Eyewitness Account of the Tulsa Race Massacre of 1921 | 100th anniversary

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Reblog from JUNE 2020

An Oklahoma lawyer details the attack by hundreds of whites on the thriving black neighborhood where hundreds died 95 years ago

The ten-page manuscript is typewritten, on yellowed legal paper, and folded in thirds. But the words, an eyewitness account of the May 31, 1921, racial massacre that destroyed what was known as Tulsa, Oklahoma’s “Black Wall Street,” are searing.

“I could see planes circling in mid-air. They grew in number and hummed, darted and dipped low. I could hear something like hail falling upon the top of my office building. Down East Archer, I saw the old Mid-Way hotel on fire, burning from its top, and then another and another and another building began to burn from their top,” wrote Buck Colbert Franklin (1879-1960).

The Oklahoma lawyer, father of famed African-American historian John Hope Franklin (1915-2009), was describing the attack by hundreds of whites on the thriving black neighborhood known as Greenwood in the booming oil town. “Lurid flames roared and belched and licked their forked tongues into the air. Smoke ascended the sky in thick, black volumes and amid it all, the planes—now a dozen or more in number—still hummed and darted here and there with the agility of natural birds of the air.”

Franklin writes that he left his law office, locked the door, and descended to the foot of the steps.

“The side-walks were literally covered with burning turpentine balls. I knew all too well where they came from, and I knew all too well why every burning building first caught from the top,” he continues. “I paused and waited for an opportune time to escape. ‘Where oh where is our splendid fire department with its half dozen stations?’ I asked myself. ‘Is the city in conspiracy with the mob?’”

Franklin’s harrowing manuscript now resides among the collections of the Smithsonian’s National Museum of African American History and Culture. The previously unknown document was found last year, purchased from a private seller by a group of Tulsans and donated to the museum with the support of the Franklin family.

In the manuscript, Franklin tells of his encounters with an African-American veteran, named Mr. Ross. It begins in 1917, when Franklin meets Ross while recruiting young black men to fight in World War I. It picks up in 1921 with his own eyewitness account of the Tulsa race riots, and ends ten years later with the story of how Mr. Ross’s life has been destroyed by the riots. Two original photographs of Franklin were part of the donation. One depicts him operating with his associates out of a Red Cross tent five days after the riots.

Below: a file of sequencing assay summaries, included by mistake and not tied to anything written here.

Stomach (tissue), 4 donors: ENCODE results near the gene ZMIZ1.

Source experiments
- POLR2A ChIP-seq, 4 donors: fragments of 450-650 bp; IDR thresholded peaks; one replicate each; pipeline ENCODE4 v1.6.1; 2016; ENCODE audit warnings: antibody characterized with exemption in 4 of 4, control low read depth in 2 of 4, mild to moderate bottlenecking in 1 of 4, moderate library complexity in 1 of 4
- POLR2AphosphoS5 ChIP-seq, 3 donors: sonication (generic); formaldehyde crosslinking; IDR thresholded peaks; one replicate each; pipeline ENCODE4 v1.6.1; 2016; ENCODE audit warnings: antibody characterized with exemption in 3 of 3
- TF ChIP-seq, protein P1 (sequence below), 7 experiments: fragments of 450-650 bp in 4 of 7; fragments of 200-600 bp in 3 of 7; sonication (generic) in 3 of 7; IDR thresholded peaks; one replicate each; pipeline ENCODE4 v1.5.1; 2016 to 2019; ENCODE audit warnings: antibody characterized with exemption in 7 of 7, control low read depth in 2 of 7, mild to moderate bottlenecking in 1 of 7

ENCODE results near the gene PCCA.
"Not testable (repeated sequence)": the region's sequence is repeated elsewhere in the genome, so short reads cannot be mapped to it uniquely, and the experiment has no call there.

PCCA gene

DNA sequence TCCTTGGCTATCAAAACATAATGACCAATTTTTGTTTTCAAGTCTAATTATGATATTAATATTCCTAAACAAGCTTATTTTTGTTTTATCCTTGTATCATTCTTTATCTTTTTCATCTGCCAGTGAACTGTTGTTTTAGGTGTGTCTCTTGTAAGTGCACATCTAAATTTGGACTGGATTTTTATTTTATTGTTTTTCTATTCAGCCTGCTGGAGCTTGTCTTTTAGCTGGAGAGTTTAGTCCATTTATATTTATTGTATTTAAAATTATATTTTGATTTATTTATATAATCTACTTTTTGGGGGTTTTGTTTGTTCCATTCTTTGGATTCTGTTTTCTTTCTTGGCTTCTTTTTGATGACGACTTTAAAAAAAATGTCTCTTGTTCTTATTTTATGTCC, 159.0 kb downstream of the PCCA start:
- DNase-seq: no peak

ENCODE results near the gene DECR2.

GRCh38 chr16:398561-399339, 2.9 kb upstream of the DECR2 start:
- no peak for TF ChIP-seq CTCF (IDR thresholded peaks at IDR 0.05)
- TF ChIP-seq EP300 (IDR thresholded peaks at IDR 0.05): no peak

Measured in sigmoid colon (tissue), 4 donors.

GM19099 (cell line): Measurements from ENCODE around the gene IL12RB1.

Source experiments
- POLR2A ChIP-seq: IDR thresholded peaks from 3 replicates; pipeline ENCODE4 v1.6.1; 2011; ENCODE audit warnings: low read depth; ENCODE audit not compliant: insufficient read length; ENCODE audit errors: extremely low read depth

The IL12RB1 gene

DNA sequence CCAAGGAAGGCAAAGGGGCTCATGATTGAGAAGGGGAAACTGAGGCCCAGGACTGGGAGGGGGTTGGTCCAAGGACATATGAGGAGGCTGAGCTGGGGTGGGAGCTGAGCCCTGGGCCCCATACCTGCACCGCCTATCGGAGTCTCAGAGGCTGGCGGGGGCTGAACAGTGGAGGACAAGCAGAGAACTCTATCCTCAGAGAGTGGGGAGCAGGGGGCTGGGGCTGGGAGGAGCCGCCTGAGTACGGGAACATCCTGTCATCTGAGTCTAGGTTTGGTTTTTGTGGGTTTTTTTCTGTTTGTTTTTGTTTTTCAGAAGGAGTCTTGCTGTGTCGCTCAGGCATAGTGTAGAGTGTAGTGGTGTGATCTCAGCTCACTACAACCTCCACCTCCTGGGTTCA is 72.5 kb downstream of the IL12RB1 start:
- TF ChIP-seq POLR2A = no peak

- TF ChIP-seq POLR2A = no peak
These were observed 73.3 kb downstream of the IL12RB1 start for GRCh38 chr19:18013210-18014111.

John W. Franklin, a senior program manager with the museum, is the grandson of manuscript’s author and remembers the first time he read the found document.

“I wept. I just wept. It’s so beautifully written and so powerful, and he just takes you there,”  Franklin marvels. “You wonder what happened to the other people. What was the emotional impact of having your community destroyed and having to flee for your lives?”

B.C. Franklin Ardmore law offices
B.C. Franklin and his associates pose before his law offices in Ardmore, Oklahoma, 1910 (NMAAHC, Gift from Tulsa Friends and John W. and Karen R. Franklin)

The younger Franklin says Tulsa has been in denial over the fact that people were cruel enough to bomb the black community from the air, in private planes, and that black people were machine-gunned down in the streets. The issue was economics. Franklin explains that Native Americans and African-Americans became wealthy thanks to the discovery of oil in the early 1900s on what had previously been seen as worthless land.

“That’s what leads to Greenwood being called the Black Wall Street. It had restaurants and furriers and jewelry stores and hotels,” John W. Franklin explains, “and the white mobs looted the homes and businesses before they set fire to the community. For years black women would see white women walking down the street in their jewelry and snatch it off.”

Museum curator Paul Gardullo, who has spent five years along with Franklin collecting artifacts from the riot and the aftermath, says: “It was the frustration of poor whites not knowing what to do with a successful black community, and in coalition with the city government were given permission to do what they did.”